Along with the text copy, there are photos and graphics that richly describe many of the processes or styles.

My favorite, since I’m on a mission, are the pages about: SLEEVES.

Many of us, without a sewing background, are without those touchstone moments that come with putting together a fabric garment from the ground up. We are without architectural reference; not only do we not understand the basics, we might not have insight into why they are shaped the way they are for different types.

This cyclopedia gives a great breakdown of the many styles and renditions and the section is representative of why having a book like this is a great idea.

SO: we’re going to send this one out to a happy knitter!

Just leave a comment below on What is the Techinique or Thing That Really Leaves You Cold! We will draw for the book, at random next Friday!

Maybe, we’ll all even learn a thing or two!

TGIF! ;)


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All work and no play!? June 23, 2011

This being the most busy time of the year at Chez Chic would make it seem like there just isn’t any time to fool around.

But, as they say, all work and no play, etc. etc. etc. especially when you can sort of pretend it IS work.

Even in the middle of organizing, packaging, mailing and lots of paperwork, a girl’s gotta have a little fun!

So, I’ve been amusing myself by stitching on a cardigan that’s a little different from what has come before, but building on it all the same.

One of the ongoing trends that continutes to capture public attention is the love for the seamless. Although I thought this global crush was just about a lack of interest (né loathing) for finishing, I’ve realized that maybe it goes deeper, maybe it goes farther back, way way back.

Part of me has always wondered why knitting just feels so comfortable to me and all those thousands and thousands of others. In hand, it is the most natural thing to do. Talking with my mom (and in the past my grandma (Busia)), this is something that all the women in my familly did, generation after generation after generation.

And you don’t have to go very far into knitting’s history to see that people originally knit tubes on pins, long pins, connecting them all together by picking up stitches. Dissecting them into cardigans by steeking (and picking up more stitches).

Anywhere there was a connection, a “seam”, it probably was an area of the construction that was merely, casually picked up. It is just the most natural thing in handknitting; feels right and looks good.

I’ve been know to preach to the choir (?) about this endlessly: there is nothing like having a real grounding with it, a comfortable ease. I can’t think of anything else that just seems so organic. Picking up the stitches.

So this little number I’ve been working on does all this and more.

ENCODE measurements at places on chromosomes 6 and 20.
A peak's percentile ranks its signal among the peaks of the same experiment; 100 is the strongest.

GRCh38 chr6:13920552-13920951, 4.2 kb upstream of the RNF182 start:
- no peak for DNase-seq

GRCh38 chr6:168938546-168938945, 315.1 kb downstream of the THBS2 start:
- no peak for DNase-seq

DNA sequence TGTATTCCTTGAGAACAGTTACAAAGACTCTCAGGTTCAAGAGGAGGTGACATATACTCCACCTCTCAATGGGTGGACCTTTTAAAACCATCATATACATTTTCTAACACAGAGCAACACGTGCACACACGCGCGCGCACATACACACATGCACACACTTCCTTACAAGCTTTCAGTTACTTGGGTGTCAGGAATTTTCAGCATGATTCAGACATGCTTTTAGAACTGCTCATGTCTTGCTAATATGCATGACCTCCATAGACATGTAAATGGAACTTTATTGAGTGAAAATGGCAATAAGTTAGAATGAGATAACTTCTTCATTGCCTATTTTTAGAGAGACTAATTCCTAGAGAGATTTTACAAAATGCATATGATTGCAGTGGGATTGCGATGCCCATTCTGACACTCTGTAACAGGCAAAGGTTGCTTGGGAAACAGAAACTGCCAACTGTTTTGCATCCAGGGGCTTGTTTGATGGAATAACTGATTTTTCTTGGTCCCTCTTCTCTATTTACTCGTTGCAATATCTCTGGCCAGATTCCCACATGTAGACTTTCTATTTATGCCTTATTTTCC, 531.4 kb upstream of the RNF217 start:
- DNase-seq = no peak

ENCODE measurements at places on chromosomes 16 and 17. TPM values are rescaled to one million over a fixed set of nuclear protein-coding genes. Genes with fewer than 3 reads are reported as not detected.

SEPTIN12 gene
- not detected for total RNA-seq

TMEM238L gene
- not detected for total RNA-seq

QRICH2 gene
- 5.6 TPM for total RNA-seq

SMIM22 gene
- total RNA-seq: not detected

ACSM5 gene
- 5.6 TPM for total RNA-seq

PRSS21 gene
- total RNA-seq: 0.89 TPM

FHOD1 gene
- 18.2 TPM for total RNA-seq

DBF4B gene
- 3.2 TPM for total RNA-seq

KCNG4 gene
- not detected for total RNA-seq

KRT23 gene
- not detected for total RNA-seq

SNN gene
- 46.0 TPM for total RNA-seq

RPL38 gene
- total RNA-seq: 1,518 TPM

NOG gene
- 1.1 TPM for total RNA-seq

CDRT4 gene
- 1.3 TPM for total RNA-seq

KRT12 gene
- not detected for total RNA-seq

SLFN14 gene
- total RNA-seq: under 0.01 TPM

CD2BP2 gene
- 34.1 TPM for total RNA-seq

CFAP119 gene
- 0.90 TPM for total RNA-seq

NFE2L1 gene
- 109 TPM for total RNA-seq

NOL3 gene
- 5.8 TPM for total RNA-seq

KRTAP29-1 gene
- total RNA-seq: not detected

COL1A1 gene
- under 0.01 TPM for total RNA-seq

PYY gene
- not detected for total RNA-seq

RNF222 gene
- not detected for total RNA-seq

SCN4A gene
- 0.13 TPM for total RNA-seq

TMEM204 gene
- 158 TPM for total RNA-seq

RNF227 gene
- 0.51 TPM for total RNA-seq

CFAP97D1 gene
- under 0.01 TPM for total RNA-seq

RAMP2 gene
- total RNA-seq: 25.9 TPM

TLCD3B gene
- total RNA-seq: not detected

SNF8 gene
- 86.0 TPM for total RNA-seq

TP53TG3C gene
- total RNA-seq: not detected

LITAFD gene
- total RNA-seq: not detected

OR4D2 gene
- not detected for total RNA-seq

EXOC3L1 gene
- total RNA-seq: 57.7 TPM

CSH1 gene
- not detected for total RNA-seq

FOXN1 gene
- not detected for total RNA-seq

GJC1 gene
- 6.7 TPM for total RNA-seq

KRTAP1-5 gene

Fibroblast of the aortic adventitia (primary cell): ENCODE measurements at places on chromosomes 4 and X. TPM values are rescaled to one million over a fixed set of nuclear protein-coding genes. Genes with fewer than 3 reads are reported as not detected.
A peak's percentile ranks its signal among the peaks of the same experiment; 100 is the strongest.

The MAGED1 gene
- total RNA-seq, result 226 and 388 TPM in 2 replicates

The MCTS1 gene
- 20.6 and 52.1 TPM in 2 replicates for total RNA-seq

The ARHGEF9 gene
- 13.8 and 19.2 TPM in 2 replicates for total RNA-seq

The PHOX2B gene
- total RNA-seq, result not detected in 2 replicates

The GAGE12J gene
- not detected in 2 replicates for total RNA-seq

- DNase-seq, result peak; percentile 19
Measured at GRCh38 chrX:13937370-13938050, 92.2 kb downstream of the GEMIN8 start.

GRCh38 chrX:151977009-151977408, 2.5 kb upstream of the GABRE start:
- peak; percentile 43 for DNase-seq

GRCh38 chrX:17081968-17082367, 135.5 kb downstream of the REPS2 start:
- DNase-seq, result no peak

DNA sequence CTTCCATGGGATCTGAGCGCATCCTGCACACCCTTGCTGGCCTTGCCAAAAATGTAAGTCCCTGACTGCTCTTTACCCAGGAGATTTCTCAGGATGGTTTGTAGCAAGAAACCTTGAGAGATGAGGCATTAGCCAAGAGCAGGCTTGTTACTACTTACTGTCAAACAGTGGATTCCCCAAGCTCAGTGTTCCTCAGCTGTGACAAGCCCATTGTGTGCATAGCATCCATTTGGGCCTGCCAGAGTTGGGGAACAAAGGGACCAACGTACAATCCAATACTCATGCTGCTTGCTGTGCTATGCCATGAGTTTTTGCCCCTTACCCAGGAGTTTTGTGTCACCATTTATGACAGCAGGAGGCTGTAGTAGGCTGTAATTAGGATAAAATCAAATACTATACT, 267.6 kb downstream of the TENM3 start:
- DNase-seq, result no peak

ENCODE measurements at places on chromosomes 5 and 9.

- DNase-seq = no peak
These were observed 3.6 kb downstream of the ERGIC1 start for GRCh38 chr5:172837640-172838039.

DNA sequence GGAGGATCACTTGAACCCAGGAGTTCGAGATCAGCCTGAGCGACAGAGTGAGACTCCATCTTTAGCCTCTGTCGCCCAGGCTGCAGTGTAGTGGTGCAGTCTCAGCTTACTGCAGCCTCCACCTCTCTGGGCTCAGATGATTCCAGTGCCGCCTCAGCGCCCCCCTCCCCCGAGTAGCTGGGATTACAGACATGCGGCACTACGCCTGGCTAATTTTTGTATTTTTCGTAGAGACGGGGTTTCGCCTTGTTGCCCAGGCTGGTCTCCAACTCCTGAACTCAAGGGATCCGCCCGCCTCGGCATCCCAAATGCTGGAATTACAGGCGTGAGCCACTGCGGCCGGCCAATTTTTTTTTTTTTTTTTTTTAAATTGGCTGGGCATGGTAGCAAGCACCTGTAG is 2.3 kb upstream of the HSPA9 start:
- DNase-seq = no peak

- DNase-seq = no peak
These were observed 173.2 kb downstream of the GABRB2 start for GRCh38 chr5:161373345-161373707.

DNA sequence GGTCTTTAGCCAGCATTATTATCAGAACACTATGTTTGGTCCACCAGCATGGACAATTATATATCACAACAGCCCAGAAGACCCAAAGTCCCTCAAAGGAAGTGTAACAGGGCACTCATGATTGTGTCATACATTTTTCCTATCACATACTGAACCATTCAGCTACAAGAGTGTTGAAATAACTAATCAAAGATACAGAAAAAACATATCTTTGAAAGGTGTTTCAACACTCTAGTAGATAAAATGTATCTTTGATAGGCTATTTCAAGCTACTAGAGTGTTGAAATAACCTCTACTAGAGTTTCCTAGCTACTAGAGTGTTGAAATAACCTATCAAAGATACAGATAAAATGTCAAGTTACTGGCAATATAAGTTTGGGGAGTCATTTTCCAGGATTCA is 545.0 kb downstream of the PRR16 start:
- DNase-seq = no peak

It is a non-raglan, traditionally shaped cardigan that looks like something off-the-rack, with set-in sleeves, banding and ribbing. But it starts from the top down, has short-rowed shoulders, then body-first (ie. Barbara Walker technique) set-in sleeves.

But because this is the bauble I’m dangling to keep me on track with all of my inevitable busy-work, I just had to mix it up even more!

Enter the Dyepot!

The yarn I’m using for my little cardi is cotton, nylon & acrylic, deep-stash 9 type yarn, that is discontinued. I bought a bunch of who knows how long ago – a couple of bags of a droll beige – a color that actually looks pretty sweet on its own.

But I’m in need of color! And I have soda ash! And Procion dye!

So I decided to see if I could turn this into a color win, in a way so unscientific it was going to be a crapshoot. ;p

With only a little time, it was curious versus meticulous with curious for the win!

I wound a mini-skein from some section leftovers and got to it with a little stainless bowl, water, salt and some Procion MX dye. These are all the things that would be used in a regular Chez Chic OverDye Fest, but tuned way down to the lab rat scale, the junior-high school science fair project!

Not having enough time (because but of course, multi-tasking was exploding everywhere), it was mixed and dunked and mixed and tested. Placing it near the coffee pot ensured that it would get at least a little love on the cuppa refills.

By the time I was ready to blow-dry my hair, it was dunked into a tiny bath and rinsed.

Here’s what came out of the mini-pot:

Not really bad! A little striation, like kettle-dyeing, from the fiber mix in the strand, a little lack of soda ash in the fixing.

Now all I have to do is pick a color and go to my favorite downtown art store, Dick Blick, and get some dye for real!